When: 2008-07-21

Collection location: Mountain View, Santa Clara Co., California, USA [Click for map]

Who: Douglas Smith (douglas)

Specimen available

Found in an irrigated lawn, under pines and live oak. A different Conocybe sp. than the more common C. albipes. This one is more solid, with a bulbous base, and yellow tones.

Not sure which one it is though…

8/02/2008 – getting back to this…

Got to looking at this one under the scope. And it turns out to require quite a few microscopic detail to get to species.

The first micro-shot is of the gill edge at 400x in Meltzer’s. The gill edge is non-fertile with crowded cheilocystidia, the shape is the classic Conocybe shape, and is called lecythiform. Also the spores are non-dextrinoid.

The second micro-shot is some of the cap surface at 400x in Meltzer’s. It kinda hard to see in this shot, esp. because the surface is a bit confused with tight cellular hyphae and pointed pileocystidia.

The third micro-shot is of the surface of the stipe near the apex at 400x in KOH. Here can be seen a tight grouping of caulocystidia. It turns out the caulocystidia are very taxonomically significant in Conocybe. Here you can see wavy pointed cystidia, with long filiform cystidia, and there is no lecythiform cystidia.

The fourth micro-shot is of spores on the stipe surface near the apex at 1000x in KOH. The spores are smooth, brown, with a germ pore. Many seem to have a subhilar depression. The rough ave. length appears to be near 16 um.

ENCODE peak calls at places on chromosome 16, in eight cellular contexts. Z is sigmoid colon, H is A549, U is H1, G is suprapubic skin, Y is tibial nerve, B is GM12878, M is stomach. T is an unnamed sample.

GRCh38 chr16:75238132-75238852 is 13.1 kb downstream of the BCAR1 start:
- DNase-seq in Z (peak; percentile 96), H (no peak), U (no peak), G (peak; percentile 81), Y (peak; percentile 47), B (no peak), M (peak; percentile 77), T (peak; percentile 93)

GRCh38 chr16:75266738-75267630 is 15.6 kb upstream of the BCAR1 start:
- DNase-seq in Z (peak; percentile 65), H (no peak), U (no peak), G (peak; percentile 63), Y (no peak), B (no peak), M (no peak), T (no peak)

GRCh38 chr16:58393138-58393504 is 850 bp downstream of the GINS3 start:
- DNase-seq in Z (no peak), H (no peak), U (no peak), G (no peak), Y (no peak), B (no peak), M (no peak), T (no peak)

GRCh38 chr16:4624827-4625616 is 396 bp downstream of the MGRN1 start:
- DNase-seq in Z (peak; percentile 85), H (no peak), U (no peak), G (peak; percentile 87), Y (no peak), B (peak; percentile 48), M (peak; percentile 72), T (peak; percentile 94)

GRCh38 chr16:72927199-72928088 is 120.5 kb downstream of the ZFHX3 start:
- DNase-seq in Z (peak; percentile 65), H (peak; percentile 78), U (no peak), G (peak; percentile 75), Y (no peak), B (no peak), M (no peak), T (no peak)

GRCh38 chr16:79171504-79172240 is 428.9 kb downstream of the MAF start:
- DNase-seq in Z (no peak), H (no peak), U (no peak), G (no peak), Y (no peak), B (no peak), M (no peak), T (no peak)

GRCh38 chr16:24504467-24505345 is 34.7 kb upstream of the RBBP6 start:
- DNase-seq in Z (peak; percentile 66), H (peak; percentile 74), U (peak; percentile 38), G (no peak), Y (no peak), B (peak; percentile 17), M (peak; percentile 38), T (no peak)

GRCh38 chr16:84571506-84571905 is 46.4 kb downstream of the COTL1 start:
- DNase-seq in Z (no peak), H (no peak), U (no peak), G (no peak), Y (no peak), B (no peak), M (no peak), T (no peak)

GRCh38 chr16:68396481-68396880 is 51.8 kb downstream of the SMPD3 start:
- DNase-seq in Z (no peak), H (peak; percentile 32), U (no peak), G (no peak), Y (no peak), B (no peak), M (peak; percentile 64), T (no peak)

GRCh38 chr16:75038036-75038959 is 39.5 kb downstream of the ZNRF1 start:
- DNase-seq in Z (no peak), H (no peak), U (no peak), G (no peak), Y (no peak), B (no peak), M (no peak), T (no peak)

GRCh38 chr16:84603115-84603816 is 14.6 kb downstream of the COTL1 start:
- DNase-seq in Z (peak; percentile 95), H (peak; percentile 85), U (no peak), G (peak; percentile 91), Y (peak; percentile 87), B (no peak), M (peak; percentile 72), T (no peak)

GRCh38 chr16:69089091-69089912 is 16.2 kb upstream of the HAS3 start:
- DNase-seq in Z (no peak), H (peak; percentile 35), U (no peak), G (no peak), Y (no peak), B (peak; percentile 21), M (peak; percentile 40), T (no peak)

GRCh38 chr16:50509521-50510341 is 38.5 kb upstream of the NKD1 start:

Also in other searches it was determined that the basidia are 2-spored, but I’ll spare you more micro-shots…

ANd it turns out you need to put together all this microscopic detail to get to species. Using all this, and Flora Agaricina Neerlandica vol. 6, the species can be found fairly well to C. siliginea, which is common and cosmopolitan in Europe.

Adding another shot of two more cap found nearby, although are fairly beatup. These show that this one darkens in age, to develop more brown tones.


Proposed Names

29% (1)
Recognized by sight: Conical thin cap, small, brown spores.
-19% (2)
Recognized by sight
86% (1)
Used references: Flora Agaricina Neerlandica Vol. 6, p. 174
Based on microscopic features: Hymeniform pileipellis, lecythiform cheilocystidia, lacking lecythiform caulocystidia, pointed pileocystidia, smooth brown spores with germ pore, 2-spored basidia.

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= Observer’s choice
= Current consensus


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